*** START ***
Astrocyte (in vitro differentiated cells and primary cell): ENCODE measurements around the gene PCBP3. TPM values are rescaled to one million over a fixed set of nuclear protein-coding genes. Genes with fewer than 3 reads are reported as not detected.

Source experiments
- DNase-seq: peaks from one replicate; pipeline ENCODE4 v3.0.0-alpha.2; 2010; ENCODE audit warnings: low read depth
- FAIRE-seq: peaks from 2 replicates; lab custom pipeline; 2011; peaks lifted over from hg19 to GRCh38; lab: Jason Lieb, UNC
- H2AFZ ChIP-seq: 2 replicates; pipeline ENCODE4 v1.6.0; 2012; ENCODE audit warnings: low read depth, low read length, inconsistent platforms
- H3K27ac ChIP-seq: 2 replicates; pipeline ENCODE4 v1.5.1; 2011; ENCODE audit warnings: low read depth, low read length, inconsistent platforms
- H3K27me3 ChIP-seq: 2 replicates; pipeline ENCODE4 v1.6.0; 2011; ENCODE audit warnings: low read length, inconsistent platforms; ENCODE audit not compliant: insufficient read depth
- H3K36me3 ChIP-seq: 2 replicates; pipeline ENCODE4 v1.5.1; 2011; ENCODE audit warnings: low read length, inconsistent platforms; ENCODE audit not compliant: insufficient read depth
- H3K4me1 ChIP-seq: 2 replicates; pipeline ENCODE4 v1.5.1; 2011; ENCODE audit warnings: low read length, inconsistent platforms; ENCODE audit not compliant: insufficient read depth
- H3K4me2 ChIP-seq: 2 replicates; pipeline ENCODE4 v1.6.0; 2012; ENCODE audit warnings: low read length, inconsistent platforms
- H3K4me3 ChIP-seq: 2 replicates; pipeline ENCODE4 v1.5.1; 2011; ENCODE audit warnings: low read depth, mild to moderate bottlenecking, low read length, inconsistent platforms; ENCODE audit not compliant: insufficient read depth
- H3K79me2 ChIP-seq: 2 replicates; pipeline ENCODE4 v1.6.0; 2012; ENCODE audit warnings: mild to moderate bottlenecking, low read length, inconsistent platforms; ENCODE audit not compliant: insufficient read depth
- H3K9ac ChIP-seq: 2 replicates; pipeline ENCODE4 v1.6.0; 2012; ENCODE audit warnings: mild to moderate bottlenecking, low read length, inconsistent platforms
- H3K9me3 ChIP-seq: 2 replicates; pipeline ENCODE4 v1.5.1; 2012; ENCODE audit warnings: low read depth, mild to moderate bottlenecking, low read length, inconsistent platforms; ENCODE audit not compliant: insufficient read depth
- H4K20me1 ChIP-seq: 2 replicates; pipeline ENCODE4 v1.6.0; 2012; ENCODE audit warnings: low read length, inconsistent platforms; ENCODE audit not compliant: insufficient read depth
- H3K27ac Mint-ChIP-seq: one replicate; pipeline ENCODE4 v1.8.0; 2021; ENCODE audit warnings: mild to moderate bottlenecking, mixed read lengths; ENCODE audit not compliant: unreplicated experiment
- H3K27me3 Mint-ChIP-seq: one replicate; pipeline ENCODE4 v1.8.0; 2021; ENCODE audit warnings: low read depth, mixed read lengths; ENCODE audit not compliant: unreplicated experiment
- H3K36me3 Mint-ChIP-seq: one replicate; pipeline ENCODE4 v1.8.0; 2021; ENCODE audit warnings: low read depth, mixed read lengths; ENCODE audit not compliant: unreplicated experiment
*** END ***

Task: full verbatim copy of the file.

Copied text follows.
Astrocyte (in vitro differentiated cells and primary cell): ENCODE measurements around the gene PCBP3. TPM values are rescaled to one million over a fixed set of nuclear protein-coding genes. Genes with fewer than 3 reads are reported as not detected.

Source experiments
- DNase-seq: peaks from one replicate; pipeline ENCODE4 v3.0.0-alpha.2; 2010; ENCODE audit warnings: low read depth
- FAIRE-seq: peaks from 2 replicates; lab custom pipeline; 2011; peaks lifted over from hg19 to GRCh38; lab: Jason Lieb, UNC
- H2AFZ ChIP-seq: 2 replicates; pipeline ENCODE4 v1.6.0; 2012; ENCODE audit warnings: low read depth, low read length, inconsistent platforms
- H3K27ac ChIP-seq: 2 replicates; pipeline ENCODE4 v1.5.1; 2011; ENCODE audit warnings: low read depth, low read length, inconsistent platforms
- H3K27me3 ChIP-seq: 2 replicates; pipeline ENCODE4 v1.6.0; 2011; ENCODE audit warnings: low read length, inconsistent platforms; ENCODE audit not compliant: insufficient read depth
- H3K36me3 ChIP-seq: 2 replicates; pipeline ENCODE4 v1.5.1; 2011; ENCODE audit warnings: low read length, inconsistent platforms; ENCODE audit not compliant: insufficient read depth
- H3K4me1 ChIP-seq: 2 replicates; pipeline ENCODE4 v1.5.1; 2011; ENCODE audit warnings: low read length, inconsistent platforms; ENCODE audit not compliant: insufficient read depth
- H3K4me2 ChIP-seq: 2 replicates; pipeline ENCODE4 v1.6.0; 2012; ENCODE audit warnings: low read length, inconsistent platforms
- H3K4me3 ChIP-seq: 2 replicates; pipeline ENCODE4 v1.5.1; 2011; ENCODE audit warnings: low read depth, mild to moderate bottlenecking, low read length, inconsistent platforms; ENCODE audit not compliant: insufficient read depth
- H3K79me2 ChIP-seq: 2 replicates; pipeline ENCODE4 v1.6.0; 2012; ENCODE audit warnings: mild to moderate bottlenecking, low read length, inconsistent platforms; ENCODE audit not compliant: insufficient read depth
- H3K9ac ChIP-seq: 2 replicates; pipeline ENCODE4 v1.6.0; 2012; ENCODE audit warnings: mild to moderate bottlenecking, low read length, inconsistent platforms
- H3K9me3 ChIP-seq: 2 replicates; pipeline ENCODE4 v1.5.1; 2012; ENCODE audit warnings: low read depth, mild to moderate bottlenecking, low read length, inconsistent platforms; ENCODE audit not compliant: insufficient read depth
- H4K20me1 ChIP-seq: 2 replicates; pipeline ENCODE4 v1.6.0; 2012; ENCODE audit warnings: low read length, inconsistent platforms; ENCODE audit not compliant: insufficient read depth
- H3K27ac Mint-ChIP-seq: one replicate; pipeline ENCODE4 v1.8.0; 2021; ENCODE audit warnings: mild to moderate bottlenecking, mixed read lengths; ENCODE audit not compliant: unreplicated experiment
- H3K27me3 Mint-ChIP-seq: one replicate; pipeline ENCODE4 v1.8.0; 2021; ENCODE audit warnings: low read depth, mixed read lengths; ENCODE audit not compliant: unreplicated experiment
- H3K36me3 Mint-ChIP-seq: one replicate; pipeline ENCODE4 v1.8.0; 2021; ENCODE audit warnings: low read depth, mixed read lengths; ENCODE audit not compliant: unreplicated experiment